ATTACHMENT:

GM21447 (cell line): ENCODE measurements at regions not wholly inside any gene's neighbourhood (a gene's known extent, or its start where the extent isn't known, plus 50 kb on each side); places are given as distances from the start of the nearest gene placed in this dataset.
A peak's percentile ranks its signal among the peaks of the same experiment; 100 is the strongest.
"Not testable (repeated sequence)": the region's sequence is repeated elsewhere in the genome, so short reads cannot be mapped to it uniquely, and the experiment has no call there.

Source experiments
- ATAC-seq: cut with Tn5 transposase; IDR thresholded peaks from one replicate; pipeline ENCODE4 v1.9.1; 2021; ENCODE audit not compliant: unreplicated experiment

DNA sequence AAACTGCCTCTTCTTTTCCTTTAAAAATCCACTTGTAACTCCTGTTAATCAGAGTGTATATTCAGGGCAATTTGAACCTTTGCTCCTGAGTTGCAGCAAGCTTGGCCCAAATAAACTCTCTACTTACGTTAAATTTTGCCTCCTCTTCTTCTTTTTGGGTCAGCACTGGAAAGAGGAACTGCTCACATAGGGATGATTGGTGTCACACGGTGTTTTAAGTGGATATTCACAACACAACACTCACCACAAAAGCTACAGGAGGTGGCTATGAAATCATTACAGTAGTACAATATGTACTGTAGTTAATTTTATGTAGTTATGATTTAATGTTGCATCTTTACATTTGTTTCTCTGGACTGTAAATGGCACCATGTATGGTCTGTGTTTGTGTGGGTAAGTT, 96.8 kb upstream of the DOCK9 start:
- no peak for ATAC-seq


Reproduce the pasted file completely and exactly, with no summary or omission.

GM21447 (cell line): ENCODE measurements at regions not wholly inside any gene's neighbourhood (a gene's known extent, or its start where the extent isn't known, plus 50 kb on each side); places are given as distances from the start of the nearest gene placed in this dataset.
A peak's percentile ranks its signal among the peaks of the same experiment; 100 is the strongest.
"Not testable (repeated sequence)": the region's sequence is repeated elsewhere in the genome, so short reads cannot be mapped to it uniquely, and the experiment has no call there.

Source experiments
- ATAC-seq: cut with Tn5 transposase; IDR thresholded peaks from one replicate; pipeline ENCODE4 v1.9.1; 2021; ENCODE audit not compliant: unreplicated experiment

DNA sequence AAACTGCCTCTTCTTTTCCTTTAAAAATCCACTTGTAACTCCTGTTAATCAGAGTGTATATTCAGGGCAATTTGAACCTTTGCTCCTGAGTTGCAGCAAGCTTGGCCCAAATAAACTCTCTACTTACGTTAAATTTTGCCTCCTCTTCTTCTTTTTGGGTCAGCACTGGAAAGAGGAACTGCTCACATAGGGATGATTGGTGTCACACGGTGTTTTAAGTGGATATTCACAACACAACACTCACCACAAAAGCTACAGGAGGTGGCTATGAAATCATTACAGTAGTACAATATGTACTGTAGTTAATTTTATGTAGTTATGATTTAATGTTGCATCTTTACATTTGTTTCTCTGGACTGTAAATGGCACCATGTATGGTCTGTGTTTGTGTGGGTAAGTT, 96.8 kb upstream of the DOCK9 start:
- no peak for ATAC-seq